Subject:Re: Large Brown Glazed Storage Jar
Posted By: PyroManiac Wed, Feb 22, 2006
It's a pity that so little has been written or even researched about shorage jars such as this. I personally find them extremely interesting and have quite a large collection to satisfy my curiousity and research. There are basically only three good books written on such jars. The best in my opinion is is by Barbara Harrison "PUSAKA- Hierloom Jars of Borneo" printed in 1986. The second best with many good color illustrations is "A Thousand Years of Stoneware Jars in the Philippines printed in 1992 and the last is a rather smallish book called Tempayan•Martavans printed by the Ceramic Society of Indonesia in 1984. Unfortunatley there are no new publications on this subject. And among these three books, they vary somewhat in their descriptions of similar jars. For example jars from South China and nothern Vietnam tend to share the same characteristics.
Even with all these books I still come across old jars that are completely unknown. Some I purchase if the price is right or they are unusual but I try to keep my collection to pre Qing jars simply because such jars from the 17th century onwards are still quite common. Many still being used today for various purposes. Mosty used as rice, water containers, for brewing rice wine or pickling food or simply kept as hierloom pieces in a prominent corner of the house. Only some of these jars have been used as burial coffins. Of those they can be identified by a small hole drilled into the side or the bottom of the jar to allow any liquid to escape. This should not be confused with jars that have a spigot or tap plugged into the side! These are modified jars to be used as water containers. Also the practice of knocking off a chunk from an ear or rim to realese spirits is fairly isolated to the Philippines.
Now back to your jar. How old is it and where was it manufactured. I follow my own check list when confronted with any jar. Shape, size, weight, style of ear lugs, the base, the rim and decorative motif.
Your jar has a very unique shape. Look at the neck with the extra bulge ring around it. What other jars have something like that? Look it up. Illustrated example in the book Hierloom jars of Borneo states 17th century and possibly Vietnamese. The book Stonewares Jars in the Philippines state 17th - 18th century from South China. The two example they illustrate are identical to your jar in every way!
No dimensions were given but I would suspect is about 50cm high. Considered a smaller jar. The larger the jar is, the less chances it is of being Chinese and more of South East Asian manufacture. If the jar is so huge that a person can climb into it, then its most likey a Burmese or Thai water jar.
Can't do this based on images but basically Chinese jars are lighter than South East Asian jars. The clay on SE Asian jars tend to be more reddish and have more iron content than Chinese versions.
The earlugs on your jar are vertical, thinner and more like a half donut. It sticks out very prominently. This is a feature on later Qing Chinese jars. Early Chinese jars tend to have larger and more simple horizontal ear lugs. If the earlugs are big, thick, chunky and not decorated in anyway, then it more likely the jar is of SE Asian manufacture.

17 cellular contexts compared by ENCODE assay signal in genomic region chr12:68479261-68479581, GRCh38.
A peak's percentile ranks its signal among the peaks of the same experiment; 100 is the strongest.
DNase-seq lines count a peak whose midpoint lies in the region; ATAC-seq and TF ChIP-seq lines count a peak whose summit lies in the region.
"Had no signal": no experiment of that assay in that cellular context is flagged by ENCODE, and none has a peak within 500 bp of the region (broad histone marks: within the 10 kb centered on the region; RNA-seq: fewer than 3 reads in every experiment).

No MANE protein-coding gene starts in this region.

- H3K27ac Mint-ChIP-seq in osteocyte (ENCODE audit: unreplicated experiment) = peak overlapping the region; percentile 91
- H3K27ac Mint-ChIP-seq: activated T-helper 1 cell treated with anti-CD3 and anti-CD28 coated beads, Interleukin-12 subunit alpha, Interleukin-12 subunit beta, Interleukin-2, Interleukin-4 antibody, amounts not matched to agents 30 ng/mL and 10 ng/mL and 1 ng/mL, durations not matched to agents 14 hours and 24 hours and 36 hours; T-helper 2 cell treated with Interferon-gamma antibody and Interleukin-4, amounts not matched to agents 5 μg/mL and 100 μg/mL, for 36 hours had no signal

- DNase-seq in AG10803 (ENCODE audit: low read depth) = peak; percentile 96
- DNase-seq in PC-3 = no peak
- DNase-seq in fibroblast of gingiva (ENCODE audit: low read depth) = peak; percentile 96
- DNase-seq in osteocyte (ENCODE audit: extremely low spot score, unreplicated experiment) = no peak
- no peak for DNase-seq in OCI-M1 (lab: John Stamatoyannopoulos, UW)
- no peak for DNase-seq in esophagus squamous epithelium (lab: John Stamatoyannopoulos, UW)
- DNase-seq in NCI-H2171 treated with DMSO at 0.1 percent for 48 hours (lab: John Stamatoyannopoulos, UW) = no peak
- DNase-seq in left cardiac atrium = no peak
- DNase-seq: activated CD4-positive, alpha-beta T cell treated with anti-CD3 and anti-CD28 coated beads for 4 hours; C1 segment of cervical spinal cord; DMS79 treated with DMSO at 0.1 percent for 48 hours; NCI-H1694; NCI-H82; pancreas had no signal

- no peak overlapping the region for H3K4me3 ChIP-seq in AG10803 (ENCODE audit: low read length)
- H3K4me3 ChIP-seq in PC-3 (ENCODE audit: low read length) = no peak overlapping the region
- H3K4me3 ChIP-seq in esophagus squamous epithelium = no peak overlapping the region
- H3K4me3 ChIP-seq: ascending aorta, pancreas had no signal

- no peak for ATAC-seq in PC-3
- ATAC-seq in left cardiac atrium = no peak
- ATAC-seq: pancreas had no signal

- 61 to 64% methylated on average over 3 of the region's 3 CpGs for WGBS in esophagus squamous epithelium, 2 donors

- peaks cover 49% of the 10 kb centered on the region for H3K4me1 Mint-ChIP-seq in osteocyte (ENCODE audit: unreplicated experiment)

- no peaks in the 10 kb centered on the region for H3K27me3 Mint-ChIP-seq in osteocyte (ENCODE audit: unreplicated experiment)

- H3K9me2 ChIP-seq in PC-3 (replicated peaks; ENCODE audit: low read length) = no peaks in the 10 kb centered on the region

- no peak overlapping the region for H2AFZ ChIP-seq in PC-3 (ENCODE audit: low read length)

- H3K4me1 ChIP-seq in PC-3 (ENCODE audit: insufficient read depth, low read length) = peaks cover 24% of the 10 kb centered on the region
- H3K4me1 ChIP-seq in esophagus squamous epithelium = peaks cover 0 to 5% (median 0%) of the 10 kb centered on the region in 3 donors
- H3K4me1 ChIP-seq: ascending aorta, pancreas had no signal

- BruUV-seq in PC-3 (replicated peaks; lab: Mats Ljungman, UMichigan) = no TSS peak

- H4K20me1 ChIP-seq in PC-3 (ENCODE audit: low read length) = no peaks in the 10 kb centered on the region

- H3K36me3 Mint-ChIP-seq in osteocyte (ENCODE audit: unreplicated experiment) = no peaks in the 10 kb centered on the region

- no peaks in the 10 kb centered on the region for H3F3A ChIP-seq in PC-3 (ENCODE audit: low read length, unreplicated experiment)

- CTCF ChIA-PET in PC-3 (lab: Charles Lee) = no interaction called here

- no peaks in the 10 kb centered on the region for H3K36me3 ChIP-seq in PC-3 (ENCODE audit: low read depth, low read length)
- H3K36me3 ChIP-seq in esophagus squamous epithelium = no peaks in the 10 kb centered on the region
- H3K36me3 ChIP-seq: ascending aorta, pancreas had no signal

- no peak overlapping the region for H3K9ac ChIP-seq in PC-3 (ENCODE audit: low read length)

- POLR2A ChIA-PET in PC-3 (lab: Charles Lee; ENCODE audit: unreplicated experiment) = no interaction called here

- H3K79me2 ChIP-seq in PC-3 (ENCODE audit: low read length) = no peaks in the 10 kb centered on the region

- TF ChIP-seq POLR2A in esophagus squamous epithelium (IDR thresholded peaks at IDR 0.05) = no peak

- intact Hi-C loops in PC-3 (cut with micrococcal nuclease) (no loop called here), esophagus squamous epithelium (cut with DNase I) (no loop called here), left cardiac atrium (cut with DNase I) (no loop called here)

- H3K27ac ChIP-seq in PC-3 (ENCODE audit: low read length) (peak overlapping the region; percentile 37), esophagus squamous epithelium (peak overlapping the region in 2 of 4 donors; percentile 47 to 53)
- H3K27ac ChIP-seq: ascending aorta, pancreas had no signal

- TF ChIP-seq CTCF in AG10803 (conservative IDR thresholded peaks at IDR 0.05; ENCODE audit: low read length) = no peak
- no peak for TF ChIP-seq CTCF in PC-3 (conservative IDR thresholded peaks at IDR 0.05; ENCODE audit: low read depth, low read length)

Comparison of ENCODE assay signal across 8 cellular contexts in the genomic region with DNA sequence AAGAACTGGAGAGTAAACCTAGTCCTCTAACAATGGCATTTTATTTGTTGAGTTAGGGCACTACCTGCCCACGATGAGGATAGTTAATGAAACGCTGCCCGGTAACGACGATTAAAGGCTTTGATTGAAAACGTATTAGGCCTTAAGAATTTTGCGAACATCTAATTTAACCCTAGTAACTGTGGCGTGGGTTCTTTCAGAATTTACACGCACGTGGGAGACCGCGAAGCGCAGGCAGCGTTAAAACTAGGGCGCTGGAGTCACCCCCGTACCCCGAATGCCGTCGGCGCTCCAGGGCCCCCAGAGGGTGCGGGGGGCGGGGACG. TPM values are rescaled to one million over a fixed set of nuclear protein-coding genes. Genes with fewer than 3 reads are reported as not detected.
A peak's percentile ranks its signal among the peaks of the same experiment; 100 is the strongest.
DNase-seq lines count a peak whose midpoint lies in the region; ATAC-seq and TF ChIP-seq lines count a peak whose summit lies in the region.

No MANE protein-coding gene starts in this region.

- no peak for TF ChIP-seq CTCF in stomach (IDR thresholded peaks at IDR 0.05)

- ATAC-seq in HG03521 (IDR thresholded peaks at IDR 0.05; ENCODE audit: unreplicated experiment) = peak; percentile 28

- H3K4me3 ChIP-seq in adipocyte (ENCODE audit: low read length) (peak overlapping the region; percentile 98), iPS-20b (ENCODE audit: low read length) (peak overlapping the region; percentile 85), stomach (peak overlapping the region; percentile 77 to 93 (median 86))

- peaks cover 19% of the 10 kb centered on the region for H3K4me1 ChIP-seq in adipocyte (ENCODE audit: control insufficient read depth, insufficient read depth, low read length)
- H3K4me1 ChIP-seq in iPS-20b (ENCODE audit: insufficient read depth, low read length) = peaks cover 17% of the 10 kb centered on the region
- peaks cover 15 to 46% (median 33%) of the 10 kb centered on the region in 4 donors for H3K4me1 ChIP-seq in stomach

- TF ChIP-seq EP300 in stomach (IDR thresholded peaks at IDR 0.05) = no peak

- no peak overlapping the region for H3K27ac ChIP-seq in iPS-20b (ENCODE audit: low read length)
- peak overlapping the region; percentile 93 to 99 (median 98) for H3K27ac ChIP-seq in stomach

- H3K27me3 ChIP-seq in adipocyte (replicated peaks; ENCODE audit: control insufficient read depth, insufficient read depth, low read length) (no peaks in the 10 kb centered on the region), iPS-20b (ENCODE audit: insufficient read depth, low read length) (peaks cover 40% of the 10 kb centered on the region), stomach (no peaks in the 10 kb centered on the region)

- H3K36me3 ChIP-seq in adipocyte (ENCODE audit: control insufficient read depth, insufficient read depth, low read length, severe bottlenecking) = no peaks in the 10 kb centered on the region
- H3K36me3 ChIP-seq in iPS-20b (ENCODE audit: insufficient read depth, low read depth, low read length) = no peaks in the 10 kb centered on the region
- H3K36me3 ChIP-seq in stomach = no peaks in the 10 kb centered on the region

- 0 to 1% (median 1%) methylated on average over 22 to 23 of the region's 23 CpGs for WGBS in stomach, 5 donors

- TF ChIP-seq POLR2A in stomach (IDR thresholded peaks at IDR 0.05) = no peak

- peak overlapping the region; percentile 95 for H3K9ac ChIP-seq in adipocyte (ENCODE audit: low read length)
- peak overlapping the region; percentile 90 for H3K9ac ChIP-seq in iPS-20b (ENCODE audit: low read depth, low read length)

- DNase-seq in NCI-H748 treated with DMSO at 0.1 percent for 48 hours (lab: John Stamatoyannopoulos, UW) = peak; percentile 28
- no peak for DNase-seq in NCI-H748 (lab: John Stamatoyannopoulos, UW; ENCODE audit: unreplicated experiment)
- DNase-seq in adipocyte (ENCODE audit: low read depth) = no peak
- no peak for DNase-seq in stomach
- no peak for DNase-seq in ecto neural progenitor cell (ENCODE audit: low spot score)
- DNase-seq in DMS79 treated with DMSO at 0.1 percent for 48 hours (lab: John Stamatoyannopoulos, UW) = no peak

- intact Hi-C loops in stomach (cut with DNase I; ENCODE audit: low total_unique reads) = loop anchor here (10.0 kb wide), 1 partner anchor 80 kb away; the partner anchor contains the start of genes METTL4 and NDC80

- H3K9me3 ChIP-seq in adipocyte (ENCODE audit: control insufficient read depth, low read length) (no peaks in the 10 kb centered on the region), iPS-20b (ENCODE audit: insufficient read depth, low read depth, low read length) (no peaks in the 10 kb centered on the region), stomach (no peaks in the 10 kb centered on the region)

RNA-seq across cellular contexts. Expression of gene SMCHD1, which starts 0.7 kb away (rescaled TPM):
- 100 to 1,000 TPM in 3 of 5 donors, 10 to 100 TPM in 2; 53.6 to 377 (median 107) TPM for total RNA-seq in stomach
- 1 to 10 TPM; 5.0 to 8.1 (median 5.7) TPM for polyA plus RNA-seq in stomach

The base on your jar is concave with the glaze going all the way down. A concave base is indicitive of Chinese manufacture. SE Asian jars tend to have a flat base. Early Chinese jar (pre-Ming) tend to have the glaze not go all the way down to the base. But instead are left in an unfinished manner leaving an area of exposed clay. Sometimes early jars have the glaze near the bottom end in wide circular loops caused by the potter applying the glaze by brushing the wet glaze in a circular motion. Like how someone would wash their car with a wet sponge; in circular sweeps round and round. However, if it seems like the glaze has been applied all the way down to the bottom, then scraped away leaving an exposed band of clay like a horizontal belt, that is indicitive of later Qing jars 17th century onwards (which I refer as newer jars).
One good way of identifying Qing period jars is the potter's use of an iron wash on the rim making it stronger. Glaze is scraped away and the wash applied. It does not matter if the rim is round, flat or rectangular, the iron wash can easily be spotted. I have not seen such a manufacturing technique on pre-Qing jars. It should be noted that NOT all Qing jars have an iron wash rim! Your jar does not seem to have an iron wash rim.
SE Asian jars tend to be simple and seldom have intricate decorations. Certainly not a dragon. However Chinese jars are the opposite. Mostly with lots of applied, incised decorations. Your jar has applied dragon decoration. Very Chinese. If a jar has a pie-crust style rim, it's Qing onwards!
So with all that, I have to conclude that your jar is from South China dating from the 17th - 18th centuries. A hierloom item and not a burial item. Mouth way too small to put a body inside. You will notice that I did not include GLAZE on my check list for any jar. Simply because you can't. The glazes for such jars have varied very little over a thousand years. I once knew a crude wine jar with an ashglaze that was very much like much older jars except it has an inscription written on the shoulder when the clay was still wet that said" Made in the 9th year of the reign of Guangxu." Rather recent as shipping jars go.
Yours is a nice jar. Certainly fit for any collection with it unusual shape. The great thing about collection storage jars... when you run out of space in your house for your smaller pieces, you can store them in your shipping jars that are presently on display! I do that. They take space as well as save space.